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Introducing Cows Milk

a Baby Drinking Milk

For the first 12 months of life, babies receive their primary source of nutrition through breastmilk and/or formula. After their first birthday, they're ready to transition to whole cow's milk in addition to the variety of solid foods they've been enjoying up to this point – from vegetables, fruits and grains to protein foods, yogurt and cheese.

While some parents may be eager to introduce whole milk before baby's first birthday, there are good reasons to hold off. If given too early, baby's digestive system may not be ready to fully (or easily) break it down. In addition, cow's milk lacks enough of the important nutrients necessary for baby's rapid growth during the first year of life, including iron and a balanced combination of fats.

When ready to offer milk, work off baby's cues to determine how quickly you may make this change. Some little ones won't bat an eye at this new source of nourishment while it will be more of a gradual process for others. If your child has a tight connection to his bottle, focus on switching to whole milk during the day to begin. Gradually move toward transitioning, or reducing, morning and night breastmilk or formula feedings, since those are often the hardest to give up.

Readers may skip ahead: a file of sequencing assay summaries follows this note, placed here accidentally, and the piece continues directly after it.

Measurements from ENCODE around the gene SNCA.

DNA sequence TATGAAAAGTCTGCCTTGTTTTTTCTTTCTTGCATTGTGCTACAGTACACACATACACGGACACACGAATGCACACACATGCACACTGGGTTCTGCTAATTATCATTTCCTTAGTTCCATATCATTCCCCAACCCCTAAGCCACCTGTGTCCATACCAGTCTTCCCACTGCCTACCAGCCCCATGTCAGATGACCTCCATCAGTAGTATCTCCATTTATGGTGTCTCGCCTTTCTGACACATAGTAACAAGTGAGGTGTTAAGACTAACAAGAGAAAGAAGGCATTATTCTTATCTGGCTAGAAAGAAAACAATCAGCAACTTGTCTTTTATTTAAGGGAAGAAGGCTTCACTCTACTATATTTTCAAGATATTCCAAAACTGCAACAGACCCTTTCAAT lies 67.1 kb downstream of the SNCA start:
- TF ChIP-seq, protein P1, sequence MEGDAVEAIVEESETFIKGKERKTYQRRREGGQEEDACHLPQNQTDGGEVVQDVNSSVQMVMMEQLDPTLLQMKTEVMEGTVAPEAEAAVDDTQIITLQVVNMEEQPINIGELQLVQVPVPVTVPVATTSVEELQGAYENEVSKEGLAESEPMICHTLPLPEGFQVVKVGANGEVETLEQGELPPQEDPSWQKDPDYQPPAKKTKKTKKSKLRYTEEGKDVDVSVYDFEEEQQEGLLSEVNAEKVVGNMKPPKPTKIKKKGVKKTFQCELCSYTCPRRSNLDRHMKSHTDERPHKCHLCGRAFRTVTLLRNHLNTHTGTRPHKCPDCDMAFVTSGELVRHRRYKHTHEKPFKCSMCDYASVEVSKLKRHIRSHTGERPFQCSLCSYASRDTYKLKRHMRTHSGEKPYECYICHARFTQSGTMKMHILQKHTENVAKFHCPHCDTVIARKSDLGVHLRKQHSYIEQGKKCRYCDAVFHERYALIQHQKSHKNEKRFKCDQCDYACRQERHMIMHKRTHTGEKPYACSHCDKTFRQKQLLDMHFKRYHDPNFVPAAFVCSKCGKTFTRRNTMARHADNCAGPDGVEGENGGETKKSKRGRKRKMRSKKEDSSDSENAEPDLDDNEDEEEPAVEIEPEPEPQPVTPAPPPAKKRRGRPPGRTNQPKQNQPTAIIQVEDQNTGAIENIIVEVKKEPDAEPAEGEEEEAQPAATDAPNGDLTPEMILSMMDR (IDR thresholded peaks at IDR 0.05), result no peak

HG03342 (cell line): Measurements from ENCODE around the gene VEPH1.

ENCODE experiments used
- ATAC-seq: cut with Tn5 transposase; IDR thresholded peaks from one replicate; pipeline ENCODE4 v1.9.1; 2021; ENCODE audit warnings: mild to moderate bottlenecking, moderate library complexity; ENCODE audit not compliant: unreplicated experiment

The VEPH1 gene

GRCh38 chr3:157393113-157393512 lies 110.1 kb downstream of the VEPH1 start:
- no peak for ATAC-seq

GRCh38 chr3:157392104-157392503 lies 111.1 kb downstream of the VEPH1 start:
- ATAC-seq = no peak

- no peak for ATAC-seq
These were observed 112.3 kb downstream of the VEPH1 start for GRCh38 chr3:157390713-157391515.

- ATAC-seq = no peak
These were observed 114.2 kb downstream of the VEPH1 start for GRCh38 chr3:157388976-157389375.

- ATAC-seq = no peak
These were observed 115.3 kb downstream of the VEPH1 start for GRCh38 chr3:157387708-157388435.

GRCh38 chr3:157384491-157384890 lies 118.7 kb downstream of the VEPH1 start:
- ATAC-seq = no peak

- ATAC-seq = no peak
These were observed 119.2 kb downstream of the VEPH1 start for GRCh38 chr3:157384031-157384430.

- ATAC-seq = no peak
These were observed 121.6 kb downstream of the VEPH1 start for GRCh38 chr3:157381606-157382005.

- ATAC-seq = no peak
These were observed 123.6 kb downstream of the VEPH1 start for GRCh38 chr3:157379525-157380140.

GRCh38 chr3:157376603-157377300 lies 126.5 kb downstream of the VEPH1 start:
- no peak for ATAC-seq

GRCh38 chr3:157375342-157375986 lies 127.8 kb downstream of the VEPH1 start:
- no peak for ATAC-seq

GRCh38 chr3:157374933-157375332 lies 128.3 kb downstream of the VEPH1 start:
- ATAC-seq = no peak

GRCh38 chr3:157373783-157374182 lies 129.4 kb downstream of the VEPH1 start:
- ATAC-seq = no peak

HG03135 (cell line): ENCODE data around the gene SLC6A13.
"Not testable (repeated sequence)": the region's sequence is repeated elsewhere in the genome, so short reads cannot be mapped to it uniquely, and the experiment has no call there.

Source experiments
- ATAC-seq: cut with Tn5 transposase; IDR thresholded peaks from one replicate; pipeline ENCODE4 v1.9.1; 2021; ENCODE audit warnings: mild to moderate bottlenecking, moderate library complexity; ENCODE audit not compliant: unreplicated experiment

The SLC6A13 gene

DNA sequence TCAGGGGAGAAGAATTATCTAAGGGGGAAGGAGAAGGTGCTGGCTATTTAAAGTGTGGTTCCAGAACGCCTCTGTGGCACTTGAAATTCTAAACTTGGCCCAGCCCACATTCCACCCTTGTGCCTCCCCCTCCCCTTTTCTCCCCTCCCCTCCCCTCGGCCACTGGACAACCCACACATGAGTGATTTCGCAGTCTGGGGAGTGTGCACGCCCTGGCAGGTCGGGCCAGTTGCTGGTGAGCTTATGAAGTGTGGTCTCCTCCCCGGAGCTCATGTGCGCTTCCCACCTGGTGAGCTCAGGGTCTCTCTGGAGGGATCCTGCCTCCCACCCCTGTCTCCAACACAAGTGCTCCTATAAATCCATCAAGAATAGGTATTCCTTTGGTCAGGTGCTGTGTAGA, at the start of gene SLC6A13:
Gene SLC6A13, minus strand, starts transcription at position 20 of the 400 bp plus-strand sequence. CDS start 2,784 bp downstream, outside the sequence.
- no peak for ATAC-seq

Between 1-2 years, toddlers need approximately 16 ounces, or 2 cups, whole milk per day. If offering other dairy foods such as yogurt and cheese, be sure to count those servings towards their total of 2 cups dairy foods per day. It is recommended to serve milk in a cup rather than bottle so your child strengthens oral reflexes; lowers risk for cavities and doesn't have excess milk intake, which can fill tiny tummies and potentially lead to nutrient deficiencies if milk displaces other foods on a regular basis.

If your baby is unable to tolerate cow's milk, talk to your child's pediatrician about nutritious alternatives. They may also recommend introducing reduced fat (2%) milk in place of whole milk if there is family history of conditions such as obesity or heart disease.